I’m pretty obsessed with The Blue Zones by Dan Buettner. There are these pockets of really long lived people, like well over 100 years old, in Japan, Italy, California, Greece and Costa Rica.
They all seem to do different things – some drink lots of wine, some don’t drink at all. Some are vegetarians, some eat meat. There’s no set formula for longevity, but the common denominators are they all eat simple, unprocessed, mainly plant based diets, are very physically active and have strong social and familial bonds.
Okay, the food thing: eating a simple, totally unprocessed diet. Yes! All of the zones bring different cuisine to the table but it’s all real food, nothing that comes in a package – mostly plant based with meat reserved for special occasions. This is exactly how I strive to eat. Of course I don’t always get there as I have pulled into a McDonald’s or Taco Bell Drive-Thru a few times. But I strive to get my fruits and veggies from farmer’s markets and cook everything from scratch.
I know I’m a Pilates teacher but I believe it’s more important to lead an active lifestyle than participate in organized exercise. One 105 year old lady in Okinawa gardens everyday which keeps her active and gives her a sense of accomplishment and purpose since it’s where she gets a lot of her food. And since her traditional Japanese home has little furniture she sits on the floor and has to get up and down off the tatami mat 30 times a day! That will keep her lower body strong and I bet she’s never seen the inside of a Pilates studio. A Sardinian 75 year old ends up walking up to six miles a day of hilly terrain tending his sheep. Great exercise and purpose.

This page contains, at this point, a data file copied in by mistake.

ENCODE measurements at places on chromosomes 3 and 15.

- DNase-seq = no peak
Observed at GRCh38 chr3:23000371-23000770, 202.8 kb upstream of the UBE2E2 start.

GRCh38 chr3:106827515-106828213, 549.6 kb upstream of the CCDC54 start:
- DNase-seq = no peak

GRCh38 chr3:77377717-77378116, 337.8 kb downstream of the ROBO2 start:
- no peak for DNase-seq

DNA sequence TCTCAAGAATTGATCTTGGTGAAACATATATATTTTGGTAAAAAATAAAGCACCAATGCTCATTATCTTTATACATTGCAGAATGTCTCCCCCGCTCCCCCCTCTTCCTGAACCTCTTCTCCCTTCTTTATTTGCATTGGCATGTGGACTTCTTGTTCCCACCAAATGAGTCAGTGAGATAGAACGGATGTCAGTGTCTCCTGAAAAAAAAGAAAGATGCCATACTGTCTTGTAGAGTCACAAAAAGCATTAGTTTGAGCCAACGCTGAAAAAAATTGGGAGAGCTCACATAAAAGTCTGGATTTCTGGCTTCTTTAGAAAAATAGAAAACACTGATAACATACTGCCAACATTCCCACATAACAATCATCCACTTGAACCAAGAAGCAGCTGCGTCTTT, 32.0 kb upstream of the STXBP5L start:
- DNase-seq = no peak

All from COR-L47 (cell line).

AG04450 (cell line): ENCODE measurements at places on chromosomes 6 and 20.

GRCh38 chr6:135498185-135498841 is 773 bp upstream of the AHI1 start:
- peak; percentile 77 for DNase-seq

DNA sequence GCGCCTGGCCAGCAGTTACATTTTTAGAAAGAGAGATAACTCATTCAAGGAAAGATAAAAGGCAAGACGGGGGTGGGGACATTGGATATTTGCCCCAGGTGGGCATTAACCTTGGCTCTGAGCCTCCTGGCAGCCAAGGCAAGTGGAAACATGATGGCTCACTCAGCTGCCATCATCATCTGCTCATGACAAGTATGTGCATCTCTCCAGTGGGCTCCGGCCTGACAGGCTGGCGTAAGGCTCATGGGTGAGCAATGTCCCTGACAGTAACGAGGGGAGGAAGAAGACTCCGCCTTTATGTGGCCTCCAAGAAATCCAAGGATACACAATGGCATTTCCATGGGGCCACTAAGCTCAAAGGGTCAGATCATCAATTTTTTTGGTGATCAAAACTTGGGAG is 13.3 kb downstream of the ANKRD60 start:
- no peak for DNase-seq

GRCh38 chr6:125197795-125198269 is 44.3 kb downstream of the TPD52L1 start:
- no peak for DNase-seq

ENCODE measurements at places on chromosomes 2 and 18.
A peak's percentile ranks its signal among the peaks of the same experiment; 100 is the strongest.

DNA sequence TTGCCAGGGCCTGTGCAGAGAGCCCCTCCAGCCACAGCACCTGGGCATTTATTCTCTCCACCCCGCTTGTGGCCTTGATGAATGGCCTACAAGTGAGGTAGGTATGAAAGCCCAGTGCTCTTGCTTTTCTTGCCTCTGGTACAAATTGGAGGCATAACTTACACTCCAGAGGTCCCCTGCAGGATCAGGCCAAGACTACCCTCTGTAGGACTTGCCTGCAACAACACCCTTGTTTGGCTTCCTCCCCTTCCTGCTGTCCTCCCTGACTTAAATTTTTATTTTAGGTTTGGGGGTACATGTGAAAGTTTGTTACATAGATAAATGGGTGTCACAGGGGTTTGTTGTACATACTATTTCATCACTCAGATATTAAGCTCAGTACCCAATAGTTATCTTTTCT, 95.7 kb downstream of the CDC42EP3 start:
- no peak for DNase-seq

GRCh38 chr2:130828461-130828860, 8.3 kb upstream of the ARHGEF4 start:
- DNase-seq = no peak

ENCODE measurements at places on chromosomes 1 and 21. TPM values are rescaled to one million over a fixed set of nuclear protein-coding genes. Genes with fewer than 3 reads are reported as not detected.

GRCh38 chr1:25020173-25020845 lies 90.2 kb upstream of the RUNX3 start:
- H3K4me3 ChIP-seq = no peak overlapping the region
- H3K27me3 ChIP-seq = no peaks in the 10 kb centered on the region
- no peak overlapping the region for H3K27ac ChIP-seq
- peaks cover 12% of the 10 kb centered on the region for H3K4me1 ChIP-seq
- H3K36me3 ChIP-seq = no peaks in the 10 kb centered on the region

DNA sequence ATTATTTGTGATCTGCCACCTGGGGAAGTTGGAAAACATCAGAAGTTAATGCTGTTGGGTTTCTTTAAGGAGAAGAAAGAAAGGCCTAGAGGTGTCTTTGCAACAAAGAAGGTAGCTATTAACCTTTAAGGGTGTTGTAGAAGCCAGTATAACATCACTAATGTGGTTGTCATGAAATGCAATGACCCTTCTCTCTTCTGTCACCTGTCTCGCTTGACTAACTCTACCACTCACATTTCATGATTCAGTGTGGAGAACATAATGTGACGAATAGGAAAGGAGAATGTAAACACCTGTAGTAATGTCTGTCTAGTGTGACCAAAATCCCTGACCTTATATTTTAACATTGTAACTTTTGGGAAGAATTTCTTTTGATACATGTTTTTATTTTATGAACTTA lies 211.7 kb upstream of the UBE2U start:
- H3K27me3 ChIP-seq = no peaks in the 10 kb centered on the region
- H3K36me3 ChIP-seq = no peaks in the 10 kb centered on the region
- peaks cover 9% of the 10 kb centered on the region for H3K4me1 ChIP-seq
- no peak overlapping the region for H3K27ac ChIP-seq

It’s the little changes that make a big difference over a lifetime like walking or biking instead of driving. Taking the stairs instead of the elevator/escalator. Playing with your kids or walking to the grocery store and carrying the bags home. Here in L.A. it’s so easy to stuff your cart full and wheel it out to your car and drive but I think every bit of weight training adds up. We’ll see, I guess.
The last piece of the puzzle is the social aspect. All these old folks have something to live for. They all have a community that they care deeply about, a big family they may still live with including grand kids and great grand kids. My favorite is the Okinawan ladies who hang out everyday around 4 o’clock with a group of women friends called a moia. They gossip, get advise, drink sake, and just connect. I’ve always suspected that this is important. People die sooner when they no longer feel needed or part of something.
My best friend, Suzy and I talk often about how important our connections with our girlfriends are. She may get mad at me for sharing but in about 35 years we plan to have an exclusive retirement home similar to the Okinawan moia. If we can’t live on our own anymore we thought it would be awesome to live together maybe in one of our homes, maybe a new space.
It’ll be decked out with a pool and a Pilates studio for exercise. I will probably still be teaching a little but if not, a hot instructor will come by to give sessions. It’ll have an active vegetable garden and a great kitchen. Hopefully I will still be cooking up a storm, all from scratch, but just in case we’ll have a chef who helps out. It’s going to be a fun place with friends and family stopping over for our nightly happy hour. We’ll screen movies, both current and our old favorites. I’m sure we’ll still be having Book Club with the girls and maybe we’ll add game night. Poker, perhaps? It’s going to be great. Not accepting applications yet, but stayed tuned…
Genes play a part, of course, in how long we live but I’m taking these seemingly simple steps for a shot at longevity. Healthy food, physical activity and a supportive community, Join me!